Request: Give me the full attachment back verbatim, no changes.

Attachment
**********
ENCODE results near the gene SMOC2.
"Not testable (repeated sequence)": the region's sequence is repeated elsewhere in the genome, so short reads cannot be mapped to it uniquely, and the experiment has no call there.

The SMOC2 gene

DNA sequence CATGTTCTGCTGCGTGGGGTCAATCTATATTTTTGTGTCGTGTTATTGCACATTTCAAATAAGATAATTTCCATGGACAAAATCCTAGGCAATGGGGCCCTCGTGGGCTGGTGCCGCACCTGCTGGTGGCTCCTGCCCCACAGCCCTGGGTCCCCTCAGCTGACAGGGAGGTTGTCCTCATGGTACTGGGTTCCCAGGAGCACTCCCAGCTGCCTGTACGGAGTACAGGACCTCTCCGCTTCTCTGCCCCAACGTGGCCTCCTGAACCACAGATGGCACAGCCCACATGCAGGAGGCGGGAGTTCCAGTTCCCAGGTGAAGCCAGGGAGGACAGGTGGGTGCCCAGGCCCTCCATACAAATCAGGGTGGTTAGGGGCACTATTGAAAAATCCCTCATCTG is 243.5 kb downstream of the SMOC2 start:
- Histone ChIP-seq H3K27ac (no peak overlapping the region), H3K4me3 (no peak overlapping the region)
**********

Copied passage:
ENCODE results near the gene SMOC2.
"Not testable (repeated sequence)": the region's sequence is repeated elsewhere in the genome, so short reads cannot be mapped to it uniquely, and the experiment has no call there.

The SMOC2 gene

DNA sequence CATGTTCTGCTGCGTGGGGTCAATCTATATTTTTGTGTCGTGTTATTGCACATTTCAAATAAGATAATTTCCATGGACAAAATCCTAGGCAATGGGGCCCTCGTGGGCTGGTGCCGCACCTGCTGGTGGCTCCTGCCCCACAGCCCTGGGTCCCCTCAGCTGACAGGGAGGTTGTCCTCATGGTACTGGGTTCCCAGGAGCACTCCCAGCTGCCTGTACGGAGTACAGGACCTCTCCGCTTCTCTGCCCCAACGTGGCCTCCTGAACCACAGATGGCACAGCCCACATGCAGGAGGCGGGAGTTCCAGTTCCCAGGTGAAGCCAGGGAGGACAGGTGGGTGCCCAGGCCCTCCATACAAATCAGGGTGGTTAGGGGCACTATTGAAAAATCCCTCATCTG is 243.5 kb downstream of the SMOC2 start:
- Histone ChIP-seq H3K27ac (no peak overlapping the region), H3K4me3 (no peak overlapping the region)